My Lords, the Department for Culture, Media and Sport and the Department for Education and Skills are developing a joint strategy for museums education. The Museums Association's imaginative proposal will certainly be considered, alongside others.
All the national museums offer free access, not only to children but to all visitors. In addition, new funds that we have allocated to regional museums will enable these institutions to increase the educational services that they can provide.
My Lords, in thanking my noble friend for that positive answer, I suggest that this proposal will help many schoolchildren to develop a lifelong love of their local museums and galleries. It will help teachers to deliver the national curriculum by making the best use of the museums and their education officers. It will help museums—which are often cash strapped—and it will encourage museums to ensure that their holdings are presented in the most user-friendly way. Will the Minister consider this proposal as an adjunct to the stunningly good government development of making entry to our national museums and galleries free?
My Lords, that is exactly why I described the proposal as imaginative. It is a real and important way of bridging the gap that exists between many children and the real objects that one finds in museums.
As a word of warning, on the Museums Association's own estimate, about 6.5 million children would qualify for support of this kind. Even if that is multiplied by the £10 that they estimate it would cost, not for entry to the museum, but for transport, instruction and help afterwards and before—and I suspect that that is an underestimate—it is still a great deal of money.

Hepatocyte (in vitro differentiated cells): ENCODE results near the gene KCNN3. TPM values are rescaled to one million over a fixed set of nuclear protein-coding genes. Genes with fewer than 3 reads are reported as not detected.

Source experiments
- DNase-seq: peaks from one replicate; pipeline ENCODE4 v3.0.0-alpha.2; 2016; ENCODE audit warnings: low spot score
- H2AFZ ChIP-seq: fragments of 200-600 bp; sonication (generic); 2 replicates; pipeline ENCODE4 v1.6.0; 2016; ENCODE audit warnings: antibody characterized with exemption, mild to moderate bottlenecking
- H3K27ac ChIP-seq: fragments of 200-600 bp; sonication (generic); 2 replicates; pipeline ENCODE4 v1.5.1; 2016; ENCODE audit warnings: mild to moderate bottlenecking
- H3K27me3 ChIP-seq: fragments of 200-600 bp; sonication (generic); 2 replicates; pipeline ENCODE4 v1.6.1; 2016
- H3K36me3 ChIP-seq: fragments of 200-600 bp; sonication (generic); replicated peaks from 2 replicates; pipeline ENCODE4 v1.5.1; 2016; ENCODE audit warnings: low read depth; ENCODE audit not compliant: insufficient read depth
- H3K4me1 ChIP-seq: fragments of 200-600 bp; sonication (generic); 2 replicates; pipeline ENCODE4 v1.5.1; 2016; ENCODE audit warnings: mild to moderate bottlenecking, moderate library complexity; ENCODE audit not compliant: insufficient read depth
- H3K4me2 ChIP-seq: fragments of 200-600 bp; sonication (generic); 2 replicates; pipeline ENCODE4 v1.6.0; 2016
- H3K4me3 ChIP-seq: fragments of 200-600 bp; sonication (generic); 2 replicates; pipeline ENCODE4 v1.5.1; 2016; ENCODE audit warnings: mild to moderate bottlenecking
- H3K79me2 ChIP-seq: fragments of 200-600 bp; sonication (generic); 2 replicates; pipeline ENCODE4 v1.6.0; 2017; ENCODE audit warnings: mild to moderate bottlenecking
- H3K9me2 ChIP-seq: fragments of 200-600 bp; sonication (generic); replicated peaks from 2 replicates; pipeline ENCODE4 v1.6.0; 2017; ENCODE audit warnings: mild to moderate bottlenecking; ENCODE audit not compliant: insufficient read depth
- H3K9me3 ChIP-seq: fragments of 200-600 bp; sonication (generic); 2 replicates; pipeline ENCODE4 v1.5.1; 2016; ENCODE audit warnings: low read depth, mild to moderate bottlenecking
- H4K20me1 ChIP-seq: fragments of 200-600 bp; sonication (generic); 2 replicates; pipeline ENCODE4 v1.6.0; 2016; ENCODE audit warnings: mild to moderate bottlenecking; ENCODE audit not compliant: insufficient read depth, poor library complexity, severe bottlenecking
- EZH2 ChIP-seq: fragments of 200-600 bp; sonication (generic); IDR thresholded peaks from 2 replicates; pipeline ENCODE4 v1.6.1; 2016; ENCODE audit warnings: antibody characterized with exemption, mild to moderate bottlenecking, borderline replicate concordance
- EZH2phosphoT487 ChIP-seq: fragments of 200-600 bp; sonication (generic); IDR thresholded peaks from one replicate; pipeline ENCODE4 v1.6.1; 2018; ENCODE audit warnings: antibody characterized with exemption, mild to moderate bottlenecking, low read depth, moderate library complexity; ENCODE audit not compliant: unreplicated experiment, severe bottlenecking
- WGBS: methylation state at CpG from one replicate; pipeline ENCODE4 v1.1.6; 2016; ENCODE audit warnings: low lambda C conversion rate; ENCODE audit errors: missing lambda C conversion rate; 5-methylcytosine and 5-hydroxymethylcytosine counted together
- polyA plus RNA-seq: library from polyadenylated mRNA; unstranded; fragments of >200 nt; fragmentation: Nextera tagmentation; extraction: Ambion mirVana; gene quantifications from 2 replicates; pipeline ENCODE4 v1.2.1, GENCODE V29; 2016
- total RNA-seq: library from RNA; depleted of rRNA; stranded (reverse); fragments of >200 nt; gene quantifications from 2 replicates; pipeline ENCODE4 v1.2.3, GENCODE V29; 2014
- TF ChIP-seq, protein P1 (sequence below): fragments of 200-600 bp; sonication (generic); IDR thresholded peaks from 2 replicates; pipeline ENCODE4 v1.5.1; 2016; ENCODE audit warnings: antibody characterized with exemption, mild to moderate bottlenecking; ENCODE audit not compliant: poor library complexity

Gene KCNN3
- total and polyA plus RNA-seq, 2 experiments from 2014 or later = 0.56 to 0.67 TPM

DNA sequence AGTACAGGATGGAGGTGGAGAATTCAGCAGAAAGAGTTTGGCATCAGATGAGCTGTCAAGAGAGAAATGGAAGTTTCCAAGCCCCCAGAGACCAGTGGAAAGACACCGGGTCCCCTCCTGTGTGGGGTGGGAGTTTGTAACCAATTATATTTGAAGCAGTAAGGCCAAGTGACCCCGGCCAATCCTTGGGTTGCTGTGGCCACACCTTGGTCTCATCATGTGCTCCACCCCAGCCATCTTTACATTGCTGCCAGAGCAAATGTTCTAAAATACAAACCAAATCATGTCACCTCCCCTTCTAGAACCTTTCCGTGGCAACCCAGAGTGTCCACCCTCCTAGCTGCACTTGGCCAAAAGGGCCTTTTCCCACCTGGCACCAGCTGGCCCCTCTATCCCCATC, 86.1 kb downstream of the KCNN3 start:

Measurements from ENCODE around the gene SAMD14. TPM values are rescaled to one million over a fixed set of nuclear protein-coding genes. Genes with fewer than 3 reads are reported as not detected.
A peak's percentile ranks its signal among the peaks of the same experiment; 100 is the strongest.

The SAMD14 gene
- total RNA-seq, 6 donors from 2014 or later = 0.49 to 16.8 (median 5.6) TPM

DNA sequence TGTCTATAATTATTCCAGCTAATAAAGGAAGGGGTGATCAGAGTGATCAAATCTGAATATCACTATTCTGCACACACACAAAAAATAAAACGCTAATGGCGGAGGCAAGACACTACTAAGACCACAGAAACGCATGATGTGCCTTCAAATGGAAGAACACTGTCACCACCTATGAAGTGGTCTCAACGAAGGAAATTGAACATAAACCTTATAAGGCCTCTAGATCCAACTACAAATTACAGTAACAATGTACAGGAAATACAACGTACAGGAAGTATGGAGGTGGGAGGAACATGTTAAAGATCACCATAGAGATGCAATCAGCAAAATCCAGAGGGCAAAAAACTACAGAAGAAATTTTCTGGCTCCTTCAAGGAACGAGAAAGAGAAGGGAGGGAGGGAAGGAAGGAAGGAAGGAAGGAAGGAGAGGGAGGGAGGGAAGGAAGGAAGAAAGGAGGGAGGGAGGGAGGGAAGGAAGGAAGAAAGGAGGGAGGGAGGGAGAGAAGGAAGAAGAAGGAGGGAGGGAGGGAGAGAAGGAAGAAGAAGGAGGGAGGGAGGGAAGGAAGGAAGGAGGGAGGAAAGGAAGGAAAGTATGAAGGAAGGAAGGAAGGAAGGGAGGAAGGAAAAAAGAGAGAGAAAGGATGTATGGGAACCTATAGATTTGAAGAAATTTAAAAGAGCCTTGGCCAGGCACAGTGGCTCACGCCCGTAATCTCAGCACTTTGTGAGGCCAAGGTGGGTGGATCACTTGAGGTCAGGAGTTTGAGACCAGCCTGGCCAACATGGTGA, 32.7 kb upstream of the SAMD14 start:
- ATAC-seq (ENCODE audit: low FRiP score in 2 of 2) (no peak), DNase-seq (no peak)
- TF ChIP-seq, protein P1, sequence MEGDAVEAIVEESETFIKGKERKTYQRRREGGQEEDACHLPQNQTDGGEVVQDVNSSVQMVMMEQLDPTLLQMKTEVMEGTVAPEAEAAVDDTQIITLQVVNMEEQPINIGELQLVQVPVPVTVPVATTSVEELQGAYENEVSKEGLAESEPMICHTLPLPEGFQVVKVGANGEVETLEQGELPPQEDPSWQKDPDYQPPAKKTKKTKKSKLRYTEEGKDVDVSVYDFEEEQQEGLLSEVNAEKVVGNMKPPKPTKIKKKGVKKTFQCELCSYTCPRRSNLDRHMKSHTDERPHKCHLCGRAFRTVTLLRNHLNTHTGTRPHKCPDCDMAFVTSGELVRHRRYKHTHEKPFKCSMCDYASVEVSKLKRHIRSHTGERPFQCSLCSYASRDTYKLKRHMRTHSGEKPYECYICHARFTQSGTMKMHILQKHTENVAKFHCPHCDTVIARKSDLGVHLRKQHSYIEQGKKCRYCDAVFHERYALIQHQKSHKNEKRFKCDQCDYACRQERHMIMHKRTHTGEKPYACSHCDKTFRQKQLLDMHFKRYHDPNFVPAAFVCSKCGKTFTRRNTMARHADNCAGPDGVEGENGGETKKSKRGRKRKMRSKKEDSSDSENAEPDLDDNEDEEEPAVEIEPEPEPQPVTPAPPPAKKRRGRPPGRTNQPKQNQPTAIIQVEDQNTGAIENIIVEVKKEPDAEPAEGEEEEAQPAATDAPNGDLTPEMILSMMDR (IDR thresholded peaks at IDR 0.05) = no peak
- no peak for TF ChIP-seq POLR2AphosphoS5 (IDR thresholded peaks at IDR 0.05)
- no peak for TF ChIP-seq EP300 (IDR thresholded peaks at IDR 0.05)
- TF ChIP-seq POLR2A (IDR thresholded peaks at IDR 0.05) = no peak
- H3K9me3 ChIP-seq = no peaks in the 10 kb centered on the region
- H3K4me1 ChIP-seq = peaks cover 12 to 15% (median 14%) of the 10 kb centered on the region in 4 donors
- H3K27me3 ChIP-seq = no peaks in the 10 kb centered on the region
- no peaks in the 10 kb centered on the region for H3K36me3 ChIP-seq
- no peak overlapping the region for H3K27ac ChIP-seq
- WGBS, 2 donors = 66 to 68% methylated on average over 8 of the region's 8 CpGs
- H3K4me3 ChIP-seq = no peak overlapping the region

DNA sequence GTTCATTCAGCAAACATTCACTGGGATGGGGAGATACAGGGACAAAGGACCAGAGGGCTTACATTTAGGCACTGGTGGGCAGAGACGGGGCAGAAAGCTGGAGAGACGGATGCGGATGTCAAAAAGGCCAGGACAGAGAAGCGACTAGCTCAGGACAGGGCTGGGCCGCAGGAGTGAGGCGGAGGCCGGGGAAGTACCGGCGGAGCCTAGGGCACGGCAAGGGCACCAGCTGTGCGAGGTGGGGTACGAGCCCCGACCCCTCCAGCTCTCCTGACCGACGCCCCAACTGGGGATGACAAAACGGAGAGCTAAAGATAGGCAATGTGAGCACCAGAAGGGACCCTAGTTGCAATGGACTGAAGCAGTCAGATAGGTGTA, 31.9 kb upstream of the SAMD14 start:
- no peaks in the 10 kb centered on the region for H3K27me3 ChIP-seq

My Lords, would my noble friend agree that there is a good movement taking place in that instead of children visiting museums, museums are now visiting children? Surely that is far better than the suggestion that has been made.
My Lords, I do not think that they are alternatives. It is true that what is called "outreach work" by museums, both national and regional, is increasing substantially. Both the Department for Culture, Media and Sport and the Department for Education and Skills have been putting money into that, and it is valuable. However, a visit to a museum is a different, and valuable, experience.
My Lords, I am grateful for the congratulations. It does not give me any more money, says he, grudgingly.
I agree with the noble Baroness, but I am not sure that I understand what is being said about a funding crisis. Of course, museums are struggling to deal with the cost of the substantial increase in the number of visitors to museums. After all, we have had an increase of 70 per cent in all visitors to national museums and 41 per cent more children going to national museums. Clearly, that costs a bit more, but it is a worthwhile cause.
My Lords, I declare an interest as chairman of a small museum outside London.